Not that Symantec isn't brimming with BI tools; it just insists that they all be able to coexist. An Oracle data warehouse serves as the hub, supported by analytical tools from BusinessObjects and Hyperion. A Star Analytics integration server moves data out to operating units.
The company fully acknowledges that while spreadsheets are comfortable for many employees, they pose challenges beyond the difficulties of doing rapid, sophisticated data analysis. Security is one; BI systems can keep critical data confined to well-protected servers in a way that easily circulated spreadsheets simply can't.
Another advantage to BI, harking back to the multiple definitions of net sales that Homedics grappled with, is its ability to get everyone on the same page. "We all want one source of truth," says Jeff Brobst, vice president of finance at Symantec. Excel's vast capacity and its design as a personal productivity tool make data integrity and ownership very hard to verify. As Brobst warns, "You can go down a rat's nest."
Kurt Schlegel, vice president at technology research firm Gartner, offers an example. "Say you have a product-recall issue and need to find out fast which of your plants produced the tainted component," he says. Could a spreadsheet-based system help you quickly answer questions such as, If consumers are at risk, how much product must be recalled? Is it on shelves, in warehouses, in transit? What are the consequences of doing too little? Too much? What's the bottom line? "With million-row spreadsheets not uncommon and different users mashing up the data," says Schlegel, "you might not know where the data came from, in what form, and whether it is trustworthy."
This tug-of-war between data reliability and control will plague users of stand-alone spreadsheets for the foreseeable future, Evelson warns. He is adamant that in the current economic climate, BI tools "are absolutely essential, because companies compete based on the decisions they make."
The cost depends largely on scope. At the high end it's entirely possible to spend several million dollars to roll out a traditionally licensed system across a global organization. At the low end, the SaaS model allows companies to pay on a per-user, per-month basis or a similar arrangement, and may allow a toe in the water for only a few thousand dollars.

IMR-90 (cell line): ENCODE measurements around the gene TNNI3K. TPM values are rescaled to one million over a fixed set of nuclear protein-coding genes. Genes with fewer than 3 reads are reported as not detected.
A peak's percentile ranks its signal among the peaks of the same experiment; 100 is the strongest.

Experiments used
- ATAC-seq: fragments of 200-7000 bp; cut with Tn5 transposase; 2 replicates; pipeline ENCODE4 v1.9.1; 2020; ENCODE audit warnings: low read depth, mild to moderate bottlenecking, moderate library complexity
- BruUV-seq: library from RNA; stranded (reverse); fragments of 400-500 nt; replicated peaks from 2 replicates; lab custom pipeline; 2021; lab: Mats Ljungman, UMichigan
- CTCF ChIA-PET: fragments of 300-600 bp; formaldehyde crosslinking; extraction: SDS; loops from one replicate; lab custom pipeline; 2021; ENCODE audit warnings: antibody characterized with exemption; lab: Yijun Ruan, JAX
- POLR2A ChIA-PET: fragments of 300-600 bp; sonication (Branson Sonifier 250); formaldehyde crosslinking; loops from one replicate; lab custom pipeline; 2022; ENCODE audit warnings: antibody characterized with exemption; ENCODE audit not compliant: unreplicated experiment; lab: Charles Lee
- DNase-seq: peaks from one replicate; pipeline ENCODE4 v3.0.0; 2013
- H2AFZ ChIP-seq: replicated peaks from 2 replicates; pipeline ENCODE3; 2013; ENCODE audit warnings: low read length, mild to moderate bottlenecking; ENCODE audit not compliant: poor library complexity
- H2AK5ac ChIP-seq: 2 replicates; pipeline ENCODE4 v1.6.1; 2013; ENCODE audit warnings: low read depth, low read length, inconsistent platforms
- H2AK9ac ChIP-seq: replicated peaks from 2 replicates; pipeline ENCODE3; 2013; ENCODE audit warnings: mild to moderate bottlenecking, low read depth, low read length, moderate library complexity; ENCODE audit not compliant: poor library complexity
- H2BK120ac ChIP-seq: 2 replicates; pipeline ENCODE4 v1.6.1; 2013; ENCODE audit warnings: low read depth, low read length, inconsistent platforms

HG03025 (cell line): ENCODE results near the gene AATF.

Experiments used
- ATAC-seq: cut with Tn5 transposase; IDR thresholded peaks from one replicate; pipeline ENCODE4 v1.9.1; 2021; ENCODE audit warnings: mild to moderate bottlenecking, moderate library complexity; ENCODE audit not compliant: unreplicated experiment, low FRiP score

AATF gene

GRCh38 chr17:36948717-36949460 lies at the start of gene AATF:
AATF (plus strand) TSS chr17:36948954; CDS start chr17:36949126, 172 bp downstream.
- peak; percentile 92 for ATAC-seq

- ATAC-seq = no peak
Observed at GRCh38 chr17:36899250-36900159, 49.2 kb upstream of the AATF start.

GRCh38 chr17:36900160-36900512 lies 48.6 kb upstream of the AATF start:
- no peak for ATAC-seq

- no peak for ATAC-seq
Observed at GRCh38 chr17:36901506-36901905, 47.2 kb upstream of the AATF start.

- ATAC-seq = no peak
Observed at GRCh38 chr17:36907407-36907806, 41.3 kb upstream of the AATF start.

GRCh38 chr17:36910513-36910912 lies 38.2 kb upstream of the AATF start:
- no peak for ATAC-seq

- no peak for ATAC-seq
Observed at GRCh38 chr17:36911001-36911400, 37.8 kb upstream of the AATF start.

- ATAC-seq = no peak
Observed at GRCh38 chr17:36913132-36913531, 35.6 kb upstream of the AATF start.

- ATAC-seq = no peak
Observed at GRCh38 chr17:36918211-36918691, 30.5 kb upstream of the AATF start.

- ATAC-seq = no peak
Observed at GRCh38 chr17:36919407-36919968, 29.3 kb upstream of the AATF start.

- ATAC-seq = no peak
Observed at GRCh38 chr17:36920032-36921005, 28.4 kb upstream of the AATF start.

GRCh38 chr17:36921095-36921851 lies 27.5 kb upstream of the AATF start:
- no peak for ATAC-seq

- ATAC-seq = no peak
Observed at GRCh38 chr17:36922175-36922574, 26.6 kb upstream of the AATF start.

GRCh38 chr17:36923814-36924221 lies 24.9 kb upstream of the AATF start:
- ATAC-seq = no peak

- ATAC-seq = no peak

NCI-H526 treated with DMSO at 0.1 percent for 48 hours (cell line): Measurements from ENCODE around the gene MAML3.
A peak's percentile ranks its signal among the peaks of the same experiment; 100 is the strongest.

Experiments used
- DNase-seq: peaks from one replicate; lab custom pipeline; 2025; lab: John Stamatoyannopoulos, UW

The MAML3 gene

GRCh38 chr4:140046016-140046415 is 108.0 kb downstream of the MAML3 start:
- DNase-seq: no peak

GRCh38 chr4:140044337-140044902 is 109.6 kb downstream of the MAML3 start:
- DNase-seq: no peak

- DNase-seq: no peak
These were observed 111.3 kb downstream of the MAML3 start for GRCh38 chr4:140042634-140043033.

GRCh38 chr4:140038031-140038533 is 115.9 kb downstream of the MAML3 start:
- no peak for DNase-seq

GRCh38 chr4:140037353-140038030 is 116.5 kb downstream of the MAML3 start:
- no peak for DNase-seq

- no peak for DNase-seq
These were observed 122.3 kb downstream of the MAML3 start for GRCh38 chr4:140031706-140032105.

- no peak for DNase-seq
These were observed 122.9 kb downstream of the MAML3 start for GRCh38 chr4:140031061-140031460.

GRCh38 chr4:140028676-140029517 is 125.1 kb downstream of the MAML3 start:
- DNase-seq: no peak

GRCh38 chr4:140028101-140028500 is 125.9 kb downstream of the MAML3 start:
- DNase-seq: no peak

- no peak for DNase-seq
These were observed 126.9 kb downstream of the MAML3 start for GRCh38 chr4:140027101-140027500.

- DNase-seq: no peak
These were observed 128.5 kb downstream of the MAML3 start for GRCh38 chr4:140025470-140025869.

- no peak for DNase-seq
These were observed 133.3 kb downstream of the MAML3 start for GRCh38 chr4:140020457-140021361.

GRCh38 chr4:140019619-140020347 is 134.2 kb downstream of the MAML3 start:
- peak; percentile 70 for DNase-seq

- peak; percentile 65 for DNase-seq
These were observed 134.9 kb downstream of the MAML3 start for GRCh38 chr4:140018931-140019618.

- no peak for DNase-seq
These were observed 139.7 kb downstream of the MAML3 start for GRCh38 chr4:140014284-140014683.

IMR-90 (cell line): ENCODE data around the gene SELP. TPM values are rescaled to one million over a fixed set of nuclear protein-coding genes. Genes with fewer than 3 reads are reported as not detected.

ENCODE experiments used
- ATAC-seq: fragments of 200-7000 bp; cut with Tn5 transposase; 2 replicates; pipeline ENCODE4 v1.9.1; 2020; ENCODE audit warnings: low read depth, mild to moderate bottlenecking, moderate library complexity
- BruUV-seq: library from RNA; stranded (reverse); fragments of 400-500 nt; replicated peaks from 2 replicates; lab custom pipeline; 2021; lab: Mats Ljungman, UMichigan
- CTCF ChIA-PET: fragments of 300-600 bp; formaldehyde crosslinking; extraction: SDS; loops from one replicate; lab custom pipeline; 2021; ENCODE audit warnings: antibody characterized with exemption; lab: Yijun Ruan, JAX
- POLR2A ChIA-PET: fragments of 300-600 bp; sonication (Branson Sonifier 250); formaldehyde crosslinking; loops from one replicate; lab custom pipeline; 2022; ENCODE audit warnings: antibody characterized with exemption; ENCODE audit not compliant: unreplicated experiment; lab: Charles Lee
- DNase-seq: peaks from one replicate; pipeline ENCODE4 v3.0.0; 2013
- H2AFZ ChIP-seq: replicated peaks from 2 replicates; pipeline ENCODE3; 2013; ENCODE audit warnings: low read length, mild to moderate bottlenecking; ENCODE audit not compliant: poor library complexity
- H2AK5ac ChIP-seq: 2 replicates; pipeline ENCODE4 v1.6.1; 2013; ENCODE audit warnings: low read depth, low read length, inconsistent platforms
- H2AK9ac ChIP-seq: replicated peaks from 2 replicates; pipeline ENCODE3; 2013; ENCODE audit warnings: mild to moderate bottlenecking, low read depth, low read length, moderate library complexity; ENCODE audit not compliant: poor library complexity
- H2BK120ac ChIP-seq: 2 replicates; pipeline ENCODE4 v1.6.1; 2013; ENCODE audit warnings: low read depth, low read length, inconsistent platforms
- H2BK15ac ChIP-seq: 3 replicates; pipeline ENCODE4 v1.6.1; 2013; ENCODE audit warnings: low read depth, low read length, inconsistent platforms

The cost-benefit analysis has to take into account just what BI systems are for. In the past, they provided a slicker way to produce reports and develop budgets. Today, as Evelson says, they can become a competitive differentiator when they are used to analyze customer demographic data, sales trends, macroeconomic indicators, and a host of other measures.
Even an evangelist such as Evelson has no doubts that spreadsheets are here to stay. They are "a permanent fixture in enterprises because no other analytical application is as ubiquitous and familiar," he says. And for all their advances, BI tools are still criticized for being too rigid and hard to learn, too IT-intensive and difficult to mix and match.
But as finance departments grow more frustrated with spreadsheets and more interested in tapping the powers of analytics, as IT departments devote more resources to solving parts of the BI puzzle, and as vendors channel more and more resources into their applications, these complaints may abate. As Rogers says, "The time saved in finance thanks to BI tools is now devoted to more-strategic imperatives."